I have the privilege of living within 2 miles of where the famous Christian preacher and author John Bunyan who was born, in Elstow , Bedford. I was Christened as a baby in the very same font that he himself was also christened , and had the joy of being married there at Elstow Abbey to my wife Karen.
ELSTOW ABBEY CHURCH
John Bunyan (1628-1688) was born at Elstow, England, about a mile from Bedford, and became one of the most influential authors of the seventeenth century. Few writers in history have left such a wealth of Christ-centered writings.
Bunyan’s moving conversion is recorded in his Grace Abounding to the Chief of Sinners. His first lasting conviction of sin was produced by a sermon denouncing the violation of the Lord’s Day by labor, sports, or otherwise–because his greatest enjoyment came from sports on the Lord’s Day. Some time later while passing through the streets of Bedford, Bunyan heard “three or four poor women” sitting at a door, “talking about the new birth, the work of God in their hearts, and the way by which they were convinced of their miserable state by nature. They told how God had visited their souls with His love in Christ Jesus, and with what words and promises they had been refreshed, comforted, and supported against the temptations of the devil.” From these pious women Bunyan learned to despise sin and to hunger for the Savior. Later, while passing into the fields, he recounts, “This sentence fell upon my soul, ‘Thy righteousness is in heaven’…for my righteousness was Jesus Christ Himself, the same yesterday, today, and forever.” Then “his chains fell off,” and he went home rejoicing.
In 1655, Bunyan was baptized by immersion by Pastor John Gifford of Bedford and called to preach the Gospel of Jesus Christ. Bunyan was arrested November 12, 1660, for preaching without the approval of the Anglican Church. He was charged with “teaching men to worship God contrary to the law” and was in jail more than twelve years.
His most well-known work, The Pilgrim’s Progress, was written while in the Bedford jail. During Bunyan’s lifetime there were 100,000 copies circulated in the British isles, besides several editions in North America. It has been continuously in print since its first printing. Bunyan’s remarkable imagery was firmly rooted in the Reformation doctrines of man’s fallen nature, grace, imputation, justification, and the atonement–all of which Bunyan seems to have derived directly from Scripture.
The Pilgrims Progress is only 2nd to The Bible in the number of copies printed and sold world wide.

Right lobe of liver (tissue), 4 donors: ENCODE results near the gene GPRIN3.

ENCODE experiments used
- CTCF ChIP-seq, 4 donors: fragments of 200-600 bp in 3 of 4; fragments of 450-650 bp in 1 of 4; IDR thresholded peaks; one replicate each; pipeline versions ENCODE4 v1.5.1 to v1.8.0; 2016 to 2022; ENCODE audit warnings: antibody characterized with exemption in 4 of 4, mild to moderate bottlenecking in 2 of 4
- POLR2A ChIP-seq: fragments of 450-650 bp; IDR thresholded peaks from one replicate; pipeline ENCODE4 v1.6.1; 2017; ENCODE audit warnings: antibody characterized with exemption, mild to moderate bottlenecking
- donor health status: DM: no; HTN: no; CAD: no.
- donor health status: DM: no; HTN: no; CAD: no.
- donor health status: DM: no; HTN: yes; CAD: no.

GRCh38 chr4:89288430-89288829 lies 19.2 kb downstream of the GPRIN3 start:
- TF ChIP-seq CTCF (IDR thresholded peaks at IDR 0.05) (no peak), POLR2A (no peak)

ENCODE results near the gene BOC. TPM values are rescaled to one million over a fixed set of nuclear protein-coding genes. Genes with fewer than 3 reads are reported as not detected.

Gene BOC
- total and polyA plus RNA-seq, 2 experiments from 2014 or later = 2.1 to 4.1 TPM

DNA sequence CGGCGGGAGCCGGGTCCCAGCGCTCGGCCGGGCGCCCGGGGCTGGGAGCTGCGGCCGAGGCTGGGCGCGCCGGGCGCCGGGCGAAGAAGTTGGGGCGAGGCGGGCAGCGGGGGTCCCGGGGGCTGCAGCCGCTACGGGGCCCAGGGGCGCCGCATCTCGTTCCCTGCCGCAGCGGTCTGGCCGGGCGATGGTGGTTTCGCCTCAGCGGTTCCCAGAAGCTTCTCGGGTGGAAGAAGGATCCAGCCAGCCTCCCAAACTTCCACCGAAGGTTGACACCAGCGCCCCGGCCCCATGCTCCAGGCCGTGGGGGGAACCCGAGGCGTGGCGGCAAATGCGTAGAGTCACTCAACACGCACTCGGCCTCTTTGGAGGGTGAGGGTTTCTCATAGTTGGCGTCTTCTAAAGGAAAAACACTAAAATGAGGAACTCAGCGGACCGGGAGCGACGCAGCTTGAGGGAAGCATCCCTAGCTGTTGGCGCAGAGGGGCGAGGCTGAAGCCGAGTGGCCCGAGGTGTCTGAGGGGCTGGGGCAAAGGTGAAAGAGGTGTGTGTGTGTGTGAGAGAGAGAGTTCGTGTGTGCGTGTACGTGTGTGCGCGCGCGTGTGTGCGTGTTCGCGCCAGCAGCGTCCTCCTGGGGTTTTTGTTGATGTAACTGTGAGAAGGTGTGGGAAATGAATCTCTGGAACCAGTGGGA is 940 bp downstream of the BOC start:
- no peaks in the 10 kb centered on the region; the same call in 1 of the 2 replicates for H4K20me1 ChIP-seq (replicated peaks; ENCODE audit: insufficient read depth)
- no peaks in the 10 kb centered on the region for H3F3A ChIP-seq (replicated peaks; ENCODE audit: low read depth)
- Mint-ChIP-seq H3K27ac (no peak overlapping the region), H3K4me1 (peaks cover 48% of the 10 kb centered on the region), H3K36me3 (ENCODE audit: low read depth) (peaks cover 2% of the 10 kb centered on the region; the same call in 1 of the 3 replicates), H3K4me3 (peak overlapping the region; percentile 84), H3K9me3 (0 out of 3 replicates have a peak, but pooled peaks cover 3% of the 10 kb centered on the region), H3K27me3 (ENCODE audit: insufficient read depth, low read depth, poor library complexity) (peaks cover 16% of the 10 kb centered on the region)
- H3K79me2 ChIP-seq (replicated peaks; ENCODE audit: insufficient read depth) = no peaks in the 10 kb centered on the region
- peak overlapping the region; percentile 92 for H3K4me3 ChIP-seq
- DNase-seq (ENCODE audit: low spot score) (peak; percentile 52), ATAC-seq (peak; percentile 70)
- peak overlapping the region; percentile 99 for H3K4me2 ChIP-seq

Pilgrim’s Progress is an awsome book about a man named Christian. In the beginning, we find that Christian has a heavy burden on his back that he can’t get rid of. He tries to take it off himself but he can’t. He then meets a man named Evangelist. Evangelist tells him that the only way to get rid of this burden on his back is to go to the Celestial City.
…he keeps going and doesn’t give up.
Christian leaves his friends and family back in the City of Destruction and makes the long and treacherous journey to the Celestial City. He goes through many different obstacles and trials that get in his way on the way to the Celestial City. Although it takes him a long time to get there, he keeps going and doesn’t give up.
This is an excellent book to read. As a Christian, I sometimes get discouraged in my walk with Christ. This book has really helped me with that. It has taught me that I’m not alone in my walk. There are others that are struggling with the same things that I am struggling with and that we must persevere.
It shows us of the temptations and pitfalls that we must be alert to and avoid on our Christian journey through life, until we reach our ultimate destination with Christ waiting with open arms to embrace us.
If you have not read this masterpiece i encourage you to do so, it is hard, slow going at time,s the language being difficult, but is truly worth the effort i,m sure you will get so much out of it.
If you have read it or when you have finished it i would be pleased to hear your reviews of it , and what encouragement or lessons you got out of it if anything.